…listening to it again recently had me doing some sort of mini re-appraisal. First single Stinkin ‘Thinkin’, with its ringing guitars and stoned, whispered vocal still stands up to repeated listens. The very antithesis of twistin melons, callin’ the cops and all that jazz, it’s downbeat, reflective and unlike anything Happy Mondays had done before or since. Drug confessional Angel is another that still cuts the mustard. “When did the Simpsons begin?” slurs Shaun, eyelids heavy with the fug of the night before. Although spoiled somewhat by foghorn-voiced Rowetta, the big haired, big mouthed wannabe rock chick the ill-advised Mondays brought into the fold for their later stuff, it‘s still a cracker. Currently appearing in pantomime at a medium-sized arena somewhere near you, Happy Mondays seem certain to eke out a living, Drifters style, from now on in. Stinkin’, yes. But not really thinkin’. Stop! Now!

Anyway, whether he’d ever acknowledge it or not, those two Happy Mondays tracks above were a definite influence on Damon Albarn when he wrote the tracks for Blur‘s final LP, Think Tank. I’ve been playing Think Tank a lot lately, what with the Blur reunion (of sorts) and the excellent No Distance Left To Run documentary on the TV the other night. The dark horse in the Blur catalogue, Think Tank is famous for being an almost Coxon-free zone, the guitarist contributing to the woozy, wobbly Battery In Your Leg before having left after being increasingly frustrated at the (sigh) direction the band’s music was going in. Recorded in Morocco, there’s a noticeable space between the grooves that allows the album to pop open the top button of its trousers and, like, breathe. (Sadly) it’s not tied up in any of those jerky, spasticated 2 minute shouty freakouts that Coxon does so well. (Thankfully) there’s none of those terrible bleep/bang/bleep/scree tune-free bits or free-form atonal rackets best saved for b-sides or solo LPs. Think Tank as a whole is dubby, spacey and tinged with African bangs ‘n beats. Now that I think about it, it’s basically a precursor to Gorillaz, without the big-name special guests. Best track by a country mile is Brothers And Sisters, a track so clearly in debt to those two Happy Mondays tracks that Shaun Ryder would indeed call the cops if he was ever sober enough to listen to it properly. Built on a bed of elastic band bass, Albarn’s loose, stoned, vocals practically stage whisper, “Tonight Matthew, I’m going to be Shaun Ryder!” Caffeine. Codeine. Cocaine. White doves. He reels off a tick-list Paul and Shaun would’ve had no bother putting away before breakfast.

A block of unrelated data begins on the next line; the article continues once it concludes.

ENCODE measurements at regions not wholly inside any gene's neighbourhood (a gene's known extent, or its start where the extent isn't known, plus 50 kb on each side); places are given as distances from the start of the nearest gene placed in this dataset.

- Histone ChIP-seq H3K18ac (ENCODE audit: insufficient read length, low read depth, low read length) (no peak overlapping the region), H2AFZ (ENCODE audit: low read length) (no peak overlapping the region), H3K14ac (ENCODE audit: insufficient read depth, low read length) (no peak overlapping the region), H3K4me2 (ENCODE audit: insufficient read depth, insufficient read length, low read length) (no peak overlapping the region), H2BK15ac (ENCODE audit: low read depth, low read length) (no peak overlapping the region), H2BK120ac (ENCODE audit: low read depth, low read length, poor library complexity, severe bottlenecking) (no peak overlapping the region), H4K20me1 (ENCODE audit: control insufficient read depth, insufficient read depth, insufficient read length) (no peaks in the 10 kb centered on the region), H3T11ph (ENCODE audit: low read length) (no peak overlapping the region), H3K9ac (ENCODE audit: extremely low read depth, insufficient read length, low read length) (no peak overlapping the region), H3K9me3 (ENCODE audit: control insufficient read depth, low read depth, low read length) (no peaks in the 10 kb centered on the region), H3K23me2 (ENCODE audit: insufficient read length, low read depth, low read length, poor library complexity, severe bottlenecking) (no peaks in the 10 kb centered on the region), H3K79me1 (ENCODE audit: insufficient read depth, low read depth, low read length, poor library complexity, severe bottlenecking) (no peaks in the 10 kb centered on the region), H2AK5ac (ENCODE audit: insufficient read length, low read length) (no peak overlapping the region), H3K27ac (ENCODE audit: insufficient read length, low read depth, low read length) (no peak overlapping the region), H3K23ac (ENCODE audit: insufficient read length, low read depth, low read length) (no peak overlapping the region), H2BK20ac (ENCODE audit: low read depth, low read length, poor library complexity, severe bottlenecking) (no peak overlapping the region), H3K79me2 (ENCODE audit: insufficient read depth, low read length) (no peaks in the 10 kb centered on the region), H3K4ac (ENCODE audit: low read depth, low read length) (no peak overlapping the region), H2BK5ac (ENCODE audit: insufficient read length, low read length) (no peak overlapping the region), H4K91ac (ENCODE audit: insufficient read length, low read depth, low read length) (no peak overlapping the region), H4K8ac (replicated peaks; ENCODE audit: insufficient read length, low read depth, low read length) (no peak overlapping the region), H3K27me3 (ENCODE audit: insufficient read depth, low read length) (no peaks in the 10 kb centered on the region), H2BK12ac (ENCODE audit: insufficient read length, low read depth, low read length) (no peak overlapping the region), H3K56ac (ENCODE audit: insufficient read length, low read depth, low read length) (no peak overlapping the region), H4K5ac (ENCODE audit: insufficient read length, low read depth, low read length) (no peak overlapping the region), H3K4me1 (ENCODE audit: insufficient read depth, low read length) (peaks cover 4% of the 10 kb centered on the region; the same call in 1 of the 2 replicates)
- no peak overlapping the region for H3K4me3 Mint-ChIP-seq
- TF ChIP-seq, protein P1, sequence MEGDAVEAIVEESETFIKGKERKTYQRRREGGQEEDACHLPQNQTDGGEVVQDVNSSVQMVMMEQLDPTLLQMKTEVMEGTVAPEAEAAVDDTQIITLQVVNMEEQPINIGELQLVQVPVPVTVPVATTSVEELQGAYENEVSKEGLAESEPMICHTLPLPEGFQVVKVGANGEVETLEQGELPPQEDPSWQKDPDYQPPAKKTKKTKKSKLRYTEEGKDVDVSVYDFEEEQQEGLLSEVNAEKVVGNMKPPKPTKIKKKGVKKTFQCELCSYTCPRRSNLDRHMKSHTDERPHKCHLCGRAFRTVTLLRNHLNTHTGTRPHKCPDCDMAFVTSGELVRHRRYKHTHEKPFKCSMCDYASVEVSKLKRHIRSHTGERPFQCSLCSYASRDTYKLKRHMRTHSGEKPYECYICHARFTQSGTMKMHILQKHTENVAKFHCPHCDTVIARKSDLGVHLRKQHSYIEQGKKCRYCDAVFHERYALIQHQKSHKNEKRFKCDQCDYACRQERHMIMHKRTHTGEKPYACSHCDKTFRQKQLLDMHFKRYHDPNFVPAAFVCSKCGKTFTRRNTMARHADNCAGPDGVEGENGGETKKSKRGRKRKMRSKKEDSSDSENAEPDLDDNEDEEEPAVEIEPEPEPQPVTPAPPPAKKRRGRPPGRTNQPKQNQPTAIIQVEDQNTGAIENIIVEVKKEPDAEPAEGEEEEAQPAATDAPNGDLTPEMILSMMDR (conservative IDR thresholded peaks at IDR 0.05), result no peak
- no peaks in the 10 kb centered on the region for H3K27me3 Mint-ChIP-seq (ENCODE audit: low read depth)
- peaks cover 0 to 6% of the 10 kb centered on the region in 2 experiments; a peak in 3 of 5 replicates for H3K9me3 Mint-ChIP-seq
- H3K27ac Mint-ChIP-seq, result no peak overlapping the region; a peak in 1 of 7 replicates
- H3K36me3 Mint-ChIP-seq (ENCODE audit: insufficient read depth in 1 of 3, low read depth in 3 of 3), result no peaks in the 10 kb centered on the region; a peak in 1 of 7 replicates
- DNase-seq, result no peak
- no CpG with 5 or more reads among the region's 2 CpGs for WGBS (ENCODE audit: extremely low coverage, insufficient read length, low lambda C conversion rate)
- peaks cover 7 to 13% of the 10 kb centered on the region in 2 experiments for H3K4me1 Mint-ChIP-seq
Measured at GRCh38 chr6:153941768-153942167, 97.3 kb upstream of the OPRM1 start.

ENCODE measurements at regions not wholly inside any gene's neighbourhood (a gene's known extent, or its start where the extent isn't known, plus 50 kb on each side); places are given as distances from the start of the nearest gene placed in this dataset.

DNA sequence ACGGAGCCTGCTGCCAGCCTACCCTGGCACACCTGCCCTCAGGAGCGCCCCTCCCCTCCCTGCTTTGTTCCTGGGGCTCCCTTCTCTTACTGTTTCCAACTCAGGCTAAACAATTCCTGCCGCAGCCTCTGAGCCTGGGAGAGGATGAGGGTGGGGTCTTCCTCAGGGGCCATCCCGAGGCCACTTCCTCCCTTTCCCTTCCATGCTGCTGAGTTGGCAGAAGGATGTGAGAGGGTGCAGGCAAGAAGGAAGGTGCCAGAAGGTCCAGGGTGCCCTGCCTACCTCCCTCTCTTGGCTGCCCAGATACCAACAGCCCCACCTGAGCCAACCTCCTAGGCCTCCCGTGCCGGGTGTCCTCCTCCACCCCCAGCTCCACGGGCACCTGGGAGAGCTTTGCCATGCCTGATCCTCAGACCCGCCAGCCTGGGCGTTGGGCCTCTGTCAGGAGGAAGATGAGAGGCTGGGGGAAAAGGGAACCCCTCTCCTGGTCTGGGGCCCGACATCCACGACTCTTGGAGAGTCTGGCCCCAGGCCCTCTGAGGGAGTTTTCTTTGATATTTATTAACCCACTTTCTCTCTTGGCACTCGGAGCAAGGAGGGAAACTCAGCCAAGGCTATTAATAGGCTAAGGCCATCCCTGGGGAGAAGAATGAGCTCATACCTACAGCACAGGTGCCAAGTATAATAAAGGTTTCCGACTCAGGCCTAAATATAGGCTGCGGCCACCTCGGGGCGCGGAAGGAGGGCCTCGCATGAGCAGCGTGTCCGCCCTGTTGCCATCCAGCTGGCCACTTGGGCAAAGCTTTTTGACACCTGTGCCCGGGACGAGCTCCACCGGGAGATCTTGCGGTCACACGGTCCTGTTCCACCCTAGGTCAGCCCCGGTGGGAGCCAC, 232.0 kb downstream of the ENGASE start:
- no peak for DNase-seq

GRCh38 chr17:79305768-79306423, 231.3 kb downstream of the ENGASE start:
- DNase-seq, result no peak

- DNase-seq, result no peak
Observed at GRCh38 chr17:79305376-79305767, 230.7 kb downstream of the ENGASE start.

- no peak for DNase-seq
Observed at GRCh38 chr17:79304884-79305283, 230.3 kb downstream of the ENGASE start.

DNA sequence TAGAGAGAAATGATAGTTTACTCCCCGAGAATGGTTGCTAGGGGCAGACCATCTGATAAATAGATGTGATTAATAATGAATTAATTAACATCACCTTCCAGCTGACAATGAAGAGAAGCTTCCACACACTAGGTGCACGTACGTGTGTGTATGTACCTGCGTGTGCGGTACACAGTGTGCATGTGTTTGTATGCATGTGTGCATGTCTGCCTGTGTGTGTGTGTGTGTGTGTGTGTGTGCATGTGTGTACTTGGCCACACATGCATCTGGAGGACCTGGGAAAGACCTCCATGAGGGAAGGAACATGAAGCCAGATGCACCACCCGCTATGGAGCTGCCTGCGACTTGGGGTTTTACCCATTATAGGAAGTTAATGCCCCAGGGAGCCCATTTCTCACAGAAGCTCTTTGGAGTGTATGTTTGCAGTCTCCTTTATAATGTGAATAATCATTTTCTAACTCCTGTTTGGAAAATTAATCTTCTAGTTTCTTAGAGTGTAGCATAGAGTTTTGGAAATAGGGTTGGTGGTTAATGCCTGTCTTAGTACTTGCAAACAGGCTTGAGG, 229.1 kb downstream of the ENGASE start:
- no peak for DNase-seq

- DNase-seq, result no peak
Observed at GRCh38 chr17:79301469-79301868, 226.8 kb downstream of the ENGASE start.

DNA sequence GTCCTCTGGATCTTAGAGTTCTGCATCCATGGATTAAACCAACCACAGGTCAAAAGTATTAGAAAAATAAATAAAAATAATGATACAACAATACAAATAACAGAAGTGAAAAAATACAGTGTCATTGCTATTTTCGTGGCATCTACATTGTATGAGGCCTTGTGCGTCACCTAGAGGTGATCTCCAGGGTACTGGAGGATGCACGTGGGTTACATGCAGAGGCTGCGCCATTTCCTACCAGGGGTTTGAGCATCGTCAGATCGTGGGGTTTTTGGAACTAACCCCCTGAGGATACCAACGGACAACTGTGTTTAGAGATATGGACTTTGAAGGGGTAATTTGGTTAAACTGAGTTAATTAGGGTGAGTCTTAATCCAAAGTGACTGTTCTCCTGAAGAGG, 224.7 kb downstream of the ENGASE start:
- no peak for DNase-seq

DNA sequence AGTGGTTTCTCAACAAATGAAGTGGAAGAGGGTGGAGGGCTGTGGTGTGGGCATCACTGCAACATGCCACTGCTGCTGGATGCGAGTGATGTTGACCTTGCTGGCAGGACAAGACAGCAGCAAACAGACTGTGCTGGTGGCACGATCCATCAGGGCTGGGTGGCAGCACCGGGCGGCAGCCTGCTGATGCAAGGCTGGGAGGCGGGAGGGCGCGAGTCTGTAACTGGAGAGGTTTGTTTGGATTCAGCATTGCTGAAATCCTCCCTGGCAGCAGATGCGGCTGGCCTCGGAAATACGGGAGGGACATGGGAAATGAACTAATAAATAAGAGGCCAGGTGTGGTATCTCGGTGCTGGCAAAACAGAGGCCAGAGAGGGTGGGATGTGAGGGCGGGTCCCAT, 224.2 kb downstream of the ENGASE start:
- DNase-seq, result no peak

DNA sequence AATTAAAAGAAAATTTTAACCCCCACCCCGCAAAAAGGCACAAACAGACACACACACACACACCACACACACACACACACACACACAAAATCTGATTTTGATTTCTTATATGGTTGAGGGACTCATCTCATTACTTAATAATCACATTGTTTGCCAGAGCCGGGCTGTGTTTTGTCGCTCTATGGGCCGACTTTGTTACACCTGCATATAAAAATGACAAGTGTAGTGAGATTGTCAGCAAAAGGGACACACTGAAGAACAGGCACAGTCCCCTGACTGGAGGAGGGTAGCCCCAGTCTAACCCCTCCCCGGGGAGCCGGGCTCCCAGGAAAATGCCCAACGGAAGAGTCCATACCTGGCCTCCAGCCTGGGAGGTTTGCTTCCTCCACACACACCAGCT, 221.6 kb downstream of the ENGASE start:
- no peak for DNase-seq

Think Tank is also notable for featuring Me, White Noise, a hidden track you can find by rewinding from the start of the first track. With a backing track sounding like a fly trapped in a bass bin, Phil Daniels mutters and mumbles and shouts and swears his way through almost 7 minutes of thrilling stuff. “Fack orff!” he snarls. “I’ve got a gun, y’know…and I’d use it!” Thanks to this and Brothers And Sisters fore-mentioned prescription list, Think Tank got one of those stupid Parental Advisory stickers.

My parental advice? Split up when you’re at your peak. Leave them wanting more. Don’t reform. Ever. You’ll come back looking like this:

You might even become a respectable, bespectacled married member of society…

Holy fuck

*Bonus Tracks!

Although a Coxon-free zone by the end of the LP, Blur as a 4-piece recorded tracks during the Think Tank sessions that were never quite finished due to the guitarist walking out. Here’s a couple of Coxon-enhanced crackers that turned up on future b-sides.

Money Makes Me Crazy

Morricone

This half-considered Damon nicking off the Happy Mondays theory of mine may have legs. On the b-side of Happy Monday’s 24 Hour Party People single, you’ll find a track called Wah-Wah (Think Tank) Call The Cops!

Punch. Repeat. Punch. Repeat. Punch. Repeat.

Why could he not have walked out instead?